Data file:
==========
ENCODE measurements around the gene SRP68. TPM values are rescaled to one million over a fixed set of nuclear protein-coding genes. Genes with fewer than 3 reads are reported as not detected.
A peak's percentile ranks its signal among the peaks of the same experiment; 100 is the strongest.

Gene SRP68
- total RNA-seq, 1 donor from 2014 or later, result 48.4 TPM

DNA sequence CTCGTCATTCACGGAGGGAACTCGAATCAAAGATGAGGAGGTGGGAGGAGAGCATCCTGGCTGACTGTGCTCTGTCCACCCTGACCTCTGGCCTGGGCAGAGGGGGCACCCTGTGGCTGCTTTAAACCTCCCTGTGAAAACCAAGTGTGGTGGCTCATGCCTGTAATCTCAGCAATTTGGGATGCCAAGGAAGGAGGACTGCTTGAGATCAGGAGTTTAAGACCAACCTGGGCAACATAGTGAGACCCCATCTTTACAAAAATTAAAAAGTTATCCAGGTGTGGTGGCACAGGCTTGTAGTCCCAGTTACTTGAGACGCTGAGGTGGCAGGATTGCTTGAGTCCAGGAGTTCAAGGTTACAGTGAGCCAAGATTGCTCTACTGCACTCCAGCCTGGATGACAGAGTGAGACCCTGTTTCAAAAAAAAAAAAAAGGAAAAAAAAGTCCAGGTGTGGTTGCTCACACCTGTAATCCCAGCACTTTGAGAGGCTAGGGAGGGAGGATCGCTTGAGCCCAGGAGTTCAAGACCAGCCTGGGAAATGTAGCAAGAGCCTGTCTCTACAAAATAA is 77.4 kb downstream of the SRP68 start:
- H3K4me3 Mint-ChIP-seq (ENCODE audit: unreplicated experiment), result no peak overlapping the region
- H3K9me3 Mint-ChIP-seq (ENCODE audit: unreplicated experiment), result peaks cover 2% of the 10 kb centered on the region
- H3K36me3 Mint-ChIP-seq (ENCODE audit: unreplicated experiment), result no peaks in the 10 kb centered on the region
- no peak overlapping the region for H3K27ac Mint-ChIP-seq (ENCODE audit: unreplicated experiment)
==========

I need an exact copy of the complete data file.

ENCODE measurements around the gene SRP68. TPM values are rescaled to one million over a fixed set of nuclear protein-coding genes. Genes with fewer than 3 reads are reported as not detected.
A peak's percentile ranks its signal among the peaks of the same experiment; 100 is the strongest.

Gene SRP68
- total RNA-seq, 1 donor from 2014 or later, result 48.4 TPM

DNA sequence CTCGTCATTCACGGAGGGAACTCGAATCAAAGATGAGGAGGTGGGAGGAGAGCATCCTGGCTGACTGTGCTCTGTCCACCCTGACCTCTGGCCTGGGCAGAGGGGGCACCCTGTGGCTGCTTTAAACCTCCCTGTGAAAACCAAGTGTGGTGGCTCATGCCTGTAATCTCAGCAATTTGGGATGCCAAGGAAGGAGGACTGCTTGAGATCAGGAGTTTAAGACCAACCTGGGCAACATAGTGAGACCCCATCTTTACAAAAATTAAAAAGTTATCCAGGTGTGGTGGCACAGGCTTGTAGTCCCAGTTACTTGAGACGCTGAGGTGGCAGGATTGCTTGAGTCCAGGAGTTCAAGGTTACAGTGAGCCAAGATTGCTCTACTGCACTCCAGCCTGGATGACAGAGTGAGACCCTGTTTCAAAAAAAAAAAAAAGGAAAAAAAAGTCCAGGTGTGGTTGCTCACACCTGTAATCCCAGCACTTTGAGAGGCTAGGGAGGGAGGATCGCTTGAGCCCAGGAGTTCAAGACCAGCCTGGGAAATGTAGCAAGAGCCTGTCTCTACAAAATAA is 77.4 kb downstream of the SRP68 start:
- H3K4me3 Mint-ChIP-seq (ENCODE audit: unreplicated experiment), result no peak overlapping the region
- H3K9me3 Mint-ChIP-seq (ENCODE audit: unreplicated experiment), result peaks cover 2% of the 10 kb centered on the region
- H3K36me3 Mint-ChIP-seq (ENCODE audit: unreplicated experiment), result no peaks in the 10 kb centered on the region
- no peak overlapping the region for H3K27ac Mint-ChIP-seq (ENCODE audit: unreplicated experiment)